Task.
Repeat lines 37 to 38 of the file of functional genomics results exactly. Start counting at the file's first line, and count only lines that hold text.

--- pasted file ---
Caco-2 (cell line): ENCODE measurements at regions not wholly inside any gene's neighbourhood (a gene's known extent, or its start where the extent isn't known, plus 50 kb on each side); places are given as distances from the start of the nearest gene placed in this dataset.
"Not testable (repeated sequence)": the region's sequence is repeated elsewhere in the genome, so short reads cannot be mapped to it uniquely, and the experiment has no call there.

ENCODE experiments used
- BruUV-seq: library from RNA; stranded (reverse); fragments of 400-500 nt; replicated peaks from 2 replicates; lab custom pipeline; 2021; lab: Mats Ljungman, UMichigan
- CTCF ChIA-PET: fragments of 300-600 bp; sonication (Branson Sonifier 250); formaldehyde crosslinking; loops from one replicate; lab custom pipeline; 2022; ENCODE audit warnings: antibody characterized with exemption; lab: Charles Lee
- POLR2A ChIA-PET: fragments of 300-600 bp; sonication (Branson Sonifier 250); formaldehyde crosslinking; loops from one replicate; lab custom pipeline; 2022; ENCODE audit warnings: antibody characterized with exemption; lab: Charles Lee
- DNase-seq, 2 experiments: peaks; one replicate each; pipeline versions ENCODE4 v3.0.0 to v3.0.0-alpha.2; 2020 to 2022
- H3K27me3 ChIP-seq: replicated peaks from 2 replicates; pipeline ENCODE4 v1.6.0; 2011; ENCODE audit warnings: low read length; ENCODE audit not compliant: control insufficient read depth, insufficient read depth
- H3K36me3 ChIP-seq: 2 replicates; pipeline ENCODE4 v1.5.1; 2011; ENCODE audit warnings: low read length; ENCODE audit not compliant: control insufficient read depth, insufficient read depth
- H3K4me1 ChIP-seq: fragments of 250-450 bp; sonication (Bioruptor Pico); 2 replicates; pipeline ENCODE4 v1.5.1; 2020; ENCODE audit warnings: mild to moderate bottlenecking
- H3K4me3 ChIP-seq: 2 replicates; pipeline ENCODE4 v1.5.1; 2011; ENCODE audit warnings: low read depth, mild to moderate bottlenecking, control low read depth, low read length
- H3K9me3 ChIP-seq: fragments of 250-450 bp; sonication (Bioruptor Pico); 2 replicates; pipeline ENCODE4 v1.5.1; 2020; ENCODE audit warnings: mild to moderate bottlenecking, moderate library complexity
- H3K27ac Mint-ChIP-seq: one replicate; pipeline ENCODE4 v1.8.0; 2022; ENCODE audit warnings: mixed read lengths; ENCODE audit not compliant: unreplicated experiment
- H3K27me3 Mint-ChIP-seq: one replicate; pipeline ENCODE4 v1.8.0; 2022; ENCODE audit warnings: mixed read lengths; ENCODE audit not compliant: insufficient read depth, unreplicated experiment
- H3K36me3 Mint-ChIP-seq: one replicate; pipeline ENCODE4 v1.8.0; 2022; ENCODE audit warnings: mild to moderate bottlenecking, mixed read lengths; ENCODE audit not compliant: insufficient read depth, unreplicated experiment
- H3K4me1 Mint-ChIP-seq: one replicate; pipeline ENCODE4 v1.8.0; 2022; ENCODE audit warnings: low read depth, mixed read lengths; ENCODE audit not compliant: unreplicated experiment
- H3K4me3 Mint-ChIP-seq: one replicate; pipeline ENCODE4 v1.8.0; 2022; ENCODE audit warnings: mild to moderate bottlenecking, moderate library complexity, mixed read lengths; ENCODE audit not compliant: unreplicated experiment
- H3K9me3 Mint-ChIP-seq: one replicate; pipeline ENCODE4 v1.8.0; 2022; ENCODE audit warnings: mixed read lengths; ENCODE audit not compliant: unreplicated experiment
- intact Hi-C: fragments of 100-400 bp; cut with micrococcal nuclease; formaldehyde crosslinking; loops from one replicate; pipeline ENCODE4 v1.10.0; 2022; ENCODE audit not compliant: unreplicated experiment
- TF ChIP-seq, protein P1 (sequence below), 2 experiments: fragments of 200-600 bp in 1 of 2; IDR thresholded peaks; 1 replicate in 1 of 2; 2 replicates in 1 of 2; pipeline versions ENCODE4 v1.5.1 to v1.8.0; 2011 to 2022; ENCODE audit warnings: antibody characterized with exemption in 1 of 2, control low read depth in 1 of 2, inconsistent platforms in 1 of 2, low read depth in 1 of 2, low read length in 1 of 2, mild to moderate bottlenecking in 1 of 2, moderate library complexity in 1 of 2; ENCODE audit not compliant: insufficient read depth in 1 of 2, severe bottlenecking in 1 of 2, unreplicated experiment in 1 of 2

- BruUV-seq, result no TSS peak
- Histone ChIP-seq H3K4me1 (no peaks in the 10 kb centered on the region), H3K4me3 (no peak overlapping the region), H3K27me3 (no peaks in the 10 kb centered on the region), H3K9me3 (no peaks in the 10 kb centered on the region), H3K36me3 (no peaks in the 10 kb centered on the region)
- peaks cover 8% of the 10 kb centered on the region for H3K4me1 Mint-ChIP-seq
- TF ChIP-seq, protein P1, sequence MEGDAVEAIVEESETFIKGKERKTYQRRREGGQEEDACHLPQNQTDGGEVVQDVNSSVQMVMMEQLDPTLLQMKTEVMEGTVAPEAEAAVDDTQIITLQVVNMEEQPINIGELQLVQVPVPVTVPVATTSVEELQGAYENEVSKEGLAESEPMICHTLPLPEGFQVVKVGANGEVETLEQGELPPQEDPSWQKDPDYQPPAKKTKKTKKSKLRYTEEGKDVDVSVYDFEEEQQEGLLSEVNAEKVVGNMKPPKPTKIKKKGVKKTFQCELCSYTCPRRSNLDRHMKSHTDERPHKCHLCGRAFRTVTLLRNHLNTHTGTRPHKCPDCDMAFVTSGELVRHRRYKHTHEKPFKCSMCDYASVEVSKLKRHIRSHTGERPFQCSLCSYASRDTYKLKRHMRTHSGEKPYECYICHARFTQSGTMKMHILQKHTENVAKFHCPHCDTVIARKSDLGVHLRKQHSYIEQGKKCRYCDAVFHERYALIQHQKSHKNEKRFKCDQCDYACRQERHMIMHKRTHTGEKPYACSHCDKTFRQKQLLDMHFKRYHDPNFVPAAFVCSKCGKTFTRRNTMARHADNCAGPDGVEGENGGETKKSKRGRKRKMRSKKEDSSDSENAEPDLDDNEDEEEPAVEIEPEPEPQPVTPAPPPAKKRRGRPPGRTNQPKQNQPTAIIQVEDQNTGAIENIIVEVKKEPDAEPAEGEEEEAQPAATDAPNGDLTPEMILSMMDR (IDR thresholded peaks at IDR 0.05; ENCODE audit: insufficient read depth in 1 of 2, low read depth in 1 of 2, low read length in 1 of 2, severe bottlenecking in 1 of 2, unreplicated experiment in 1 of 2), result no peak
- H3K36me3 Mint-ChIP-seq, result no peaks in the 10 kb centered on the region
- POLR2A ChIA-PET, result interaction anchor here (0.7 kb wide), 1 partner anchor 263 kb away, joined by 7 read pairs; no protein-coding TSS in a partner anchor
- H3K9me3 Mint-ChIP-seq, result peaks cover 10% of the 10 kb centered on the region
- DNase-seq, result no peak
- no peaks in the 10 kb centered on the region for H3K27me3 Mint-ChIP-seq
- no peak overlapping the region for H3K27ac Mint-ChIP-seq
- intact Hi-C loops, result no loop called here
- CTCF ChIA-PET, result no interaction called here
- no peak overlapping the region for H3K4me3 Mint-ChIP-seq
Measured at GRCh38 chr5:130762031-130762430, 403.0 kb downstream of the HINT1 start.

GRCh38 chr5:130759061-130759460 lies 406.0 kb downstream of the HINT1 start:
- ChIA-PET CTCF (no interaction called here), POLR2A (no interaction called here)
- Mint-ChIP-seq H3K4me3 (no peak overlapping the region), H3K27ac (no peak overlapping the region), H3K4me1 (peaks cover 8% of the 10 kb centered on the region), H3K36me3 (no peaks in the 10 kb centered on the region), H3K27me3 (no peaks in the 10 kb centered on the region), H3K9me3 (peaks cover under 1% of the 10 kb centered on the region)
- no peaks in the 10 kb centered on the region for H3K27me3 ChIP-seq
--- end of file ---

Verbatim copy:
- Mint-ChIP-seq H3K4me3 (no peak overlapping the region), H3K27ac (no peak overlapping the region), H3K4me1 (peaks cover 8% of the 10 kb centered on the region), H3K36me3 (no peaks in the 10 kb centered on the region), H3K27me3 (no peaks in the 10 kb centered on the region), H3K9me3 (peaks cover under 1% of the 10 kb centered on the region)
- no peaks in the 10 kb centered on the region for H3K27me3 ChIP-seq